Old Delhi is a walled part of New Delhi, founded by Mughal Emperor Shah Jahan in 1639 and originally named Shahjahanabad. It remained the capital of the Mughals until the end of the Mughal dynasty and was later rechristened Old Delhi by the British. It offers spectacular pieces of architecture, a mouthwatering variety of food, and a living, breathing piece of history.
Food is a religion in this city. The narrow gullies of old Delhi have an overwhelming variety of cuisines to offer. The heavenly aroma of food literally liberates the taste buds here. Acclaimed by national and international food guides, the food will never fail to tempt you. The cuisine is generally dominated by meat, and also offers delicious hot parathas, chats, and sweets. The famous Paranthe Wali Gali is a narrow street located in Chandni Chowk and has a series of shops offering parathas, a fried Indian bread which is stuffed with fillings and served with mint chutney, tamarind chutney, pickles, and curries. Over 30 variety of parathas are available. The Ghantewala Halwai is one of the oldest sweet shops in India, founded in the year 1790. It is famous for its sohan halwa and Karachi halwa along with badaam barfi, kalakand, pista samosa and mootichoor ladoo.
Chandni Chowk and Chawri have many street joints that offer spicy and tangy chaats, dahi bhalle, tikki, kulle fruit chaat, and phirni (a sweet dish). Karim’s Place is very famous for its kebabs. It is situated in the area of Jama Masjid. It was established by Haji Karimuddin with the idea of opening a dhaba in 1913. All meat lovers must make a pit stop at Karim’s for their wonderful kebabs and divine mutton nahari.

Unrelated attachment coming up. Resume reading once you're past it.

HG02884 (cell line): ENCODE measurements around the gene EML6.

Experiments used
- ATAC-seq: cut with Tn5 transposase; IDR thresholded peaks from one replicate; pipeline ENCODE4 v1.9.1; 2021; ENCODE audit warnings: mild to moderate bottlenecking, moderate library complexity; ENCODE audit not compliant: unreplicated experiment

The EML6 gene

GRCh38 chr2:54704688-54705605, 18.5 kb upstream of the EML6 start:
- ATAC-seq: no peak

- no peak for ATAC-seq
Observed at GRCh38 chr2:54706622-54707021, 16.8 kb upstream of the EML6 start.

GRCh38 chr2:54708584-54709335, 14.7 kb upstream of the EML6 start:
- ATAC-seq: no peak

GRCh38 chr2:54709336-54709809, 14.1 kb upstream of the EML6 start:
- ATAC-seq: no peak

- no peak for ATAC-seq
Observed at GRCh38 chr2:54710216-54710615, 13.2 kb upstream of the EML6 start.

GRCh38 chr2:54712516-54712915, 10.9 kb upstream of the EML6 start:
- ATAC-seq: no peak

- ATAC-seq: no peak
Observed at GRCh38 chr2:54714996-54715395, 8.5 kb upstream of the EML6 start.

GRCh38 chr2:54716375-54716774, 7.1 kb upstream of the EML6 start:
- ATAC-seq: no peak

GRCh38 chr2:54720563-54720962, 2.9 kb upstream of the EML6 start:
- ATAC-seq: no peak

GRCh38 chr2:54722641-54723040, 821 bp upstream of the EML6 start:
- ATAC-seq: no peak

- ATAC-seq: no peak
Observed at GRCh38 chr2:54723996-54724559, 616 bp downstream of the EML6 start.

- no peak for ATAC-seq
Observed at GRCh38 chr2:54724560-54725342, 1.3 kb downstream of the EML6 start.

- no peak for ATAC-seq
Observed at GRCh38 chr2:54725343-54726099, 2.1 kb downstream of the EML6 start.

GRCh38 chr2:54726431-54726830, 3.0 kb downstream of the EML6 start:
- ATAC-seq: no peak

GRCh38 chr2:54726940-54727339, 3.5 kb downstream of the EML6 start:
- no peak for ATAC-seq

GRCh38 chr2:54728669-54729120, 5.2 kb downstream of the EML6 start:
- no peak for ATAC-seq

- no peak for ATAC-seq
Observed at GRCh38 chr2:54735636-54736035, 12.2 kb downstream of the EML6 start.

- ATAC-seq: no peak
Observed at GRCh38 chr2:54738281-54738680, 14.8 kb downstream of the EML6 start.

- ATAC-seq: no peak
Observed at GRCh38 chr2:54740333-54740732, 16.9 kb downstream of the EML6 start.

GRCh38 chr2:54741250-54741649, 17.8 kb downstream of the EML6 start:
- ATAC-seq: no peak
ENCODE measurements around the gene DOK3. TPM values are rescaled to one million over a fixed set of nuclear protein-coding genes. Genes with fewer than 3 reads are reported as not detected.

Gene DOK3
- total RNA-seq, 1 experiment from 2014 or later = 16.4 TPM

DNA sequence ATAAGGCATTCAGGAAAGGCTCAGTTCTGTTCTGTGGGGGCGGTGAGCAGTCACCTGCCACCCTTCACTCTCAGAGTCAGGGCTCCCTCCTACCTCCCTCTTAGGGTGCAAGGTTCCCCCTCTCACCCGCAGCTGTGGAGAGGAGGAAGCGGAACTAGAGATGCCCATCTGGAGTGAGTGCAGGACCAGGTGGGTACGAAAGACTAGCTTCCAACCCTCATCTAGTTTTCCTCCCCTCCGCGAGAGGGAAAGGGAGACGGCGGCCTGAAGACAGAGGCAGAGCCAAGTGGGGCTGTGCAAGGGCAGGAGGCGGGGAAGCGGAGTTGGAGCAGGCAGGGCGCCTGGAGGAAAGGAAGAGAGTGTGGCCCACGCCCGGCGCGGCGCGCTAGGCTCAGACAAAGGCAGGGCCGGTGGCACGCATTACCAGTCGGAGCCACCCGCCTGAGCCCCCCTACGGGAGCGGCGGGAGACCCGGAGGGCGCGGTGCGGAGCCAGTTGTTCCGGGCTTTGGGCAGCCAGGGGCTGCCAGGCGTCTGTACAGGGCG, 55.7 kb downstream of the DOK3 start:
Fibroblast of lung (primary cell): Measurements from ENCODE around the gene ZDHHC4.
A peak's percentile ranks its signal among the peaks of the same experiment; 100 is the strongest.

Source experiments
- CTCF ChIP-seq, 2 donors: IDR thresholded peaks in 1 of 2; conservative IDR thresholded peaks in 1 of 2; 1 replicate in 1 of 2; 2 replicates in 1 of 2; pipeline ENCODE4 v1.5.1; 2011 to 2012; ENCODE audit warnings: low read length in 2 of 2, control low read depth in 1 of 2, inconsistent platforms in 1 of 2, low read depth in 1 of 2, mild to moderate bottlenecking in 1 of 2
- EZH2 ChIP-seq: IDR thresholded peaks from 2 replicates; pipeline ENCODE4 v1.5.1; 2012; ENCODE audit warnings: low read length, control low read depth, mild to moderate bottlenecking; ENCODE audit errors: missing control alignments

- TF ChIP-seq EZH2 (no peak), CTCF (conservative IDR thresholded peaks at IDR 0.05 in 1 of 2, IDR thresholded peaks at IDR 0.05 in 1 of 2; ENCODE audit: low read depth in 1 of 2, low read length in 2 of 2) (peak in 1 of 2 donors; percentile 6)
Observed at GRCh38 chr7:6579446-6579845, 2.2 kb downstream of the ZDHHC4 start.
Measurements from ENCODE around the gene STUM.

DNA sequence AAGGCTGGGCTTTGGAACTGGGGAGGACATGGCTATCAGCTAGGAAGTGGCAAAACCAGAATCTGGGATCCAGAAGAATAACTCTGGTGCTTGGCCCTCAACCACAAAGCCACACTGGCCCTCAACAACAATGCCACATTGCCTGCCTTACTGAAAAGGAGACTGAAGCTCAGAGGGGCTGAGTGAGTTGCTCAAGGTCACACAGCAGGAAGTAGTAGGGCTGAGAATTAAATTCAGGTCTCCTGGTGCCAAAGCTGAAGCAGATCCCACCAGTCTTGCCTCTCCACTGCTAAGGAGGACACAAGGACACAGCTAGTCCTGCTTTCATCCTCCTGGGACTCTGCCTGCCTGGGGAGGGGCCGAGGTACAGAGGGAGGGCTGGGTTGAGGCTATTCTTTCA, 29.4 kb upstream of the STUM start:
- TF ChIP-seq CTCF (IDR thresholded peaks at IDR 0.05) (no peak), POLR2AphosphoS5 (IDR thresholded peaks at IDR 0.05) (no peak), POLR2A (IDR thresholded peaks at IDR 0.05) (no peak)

Old Delhi architecture is a spectacular example of Mughal architecture, with plenty of charisma and nostalgia. While walking the bylanes of old Delhi you realize every wall has a story to tell. Old Delhi is a walled city shaped roughly like a quarter circle with the Red Fort as a focal point. The old city was surrounded by a wall enclosing about 1500 acres with 14 gates. Although the walls have largely disappeared, most of the gates are still present.
The Red Fort is named for its massive walls of red sandstone and its proximity to the Salimgarh Fort. It was a political and ceremonial center for the Mughals. Constructed in 1648 by Shah Jahan, the architecture reflects the fusion of Persian and Timurid traditions, along with a huge beautiful garden. It was designated a UNESCO World heritage site in 2007. The Red Fort has an area of 254.67 acres enclosed by 2.41 kilometers of defensive walls, punctuated by turrets and bastions varying in height from 18 meters on the river side to 33 meters on the city side. The fort is octagonal, with the north-south axis longer than the east-west axis. The marble, floral decorations and double domes in the fort’s buildings exemplify later Mughal architecture.
Located in Chandni Chowk, Jama Masjid is one of the largest mosques in India. Built by Mughal Emperor Shah Jahan between 1644 and 1656 at a cost of one million rupees, it has three gates, four towers, and two 40m high minarets constructed of strips of red sandstone and white marble. The mosque is built on a red sandstone porch which is about 30 feet from ground level. The courtyard can accommodate 25,000 people. The Red Fort stands opposite to Jama Masjid. The floor is covered with white and black ornamented marble to look like a Muslim prayer mat. Beside it, a thin black border is marked for worshippers.
The immense culture of Old Delhi never loses its charm, giving us a window to look into history.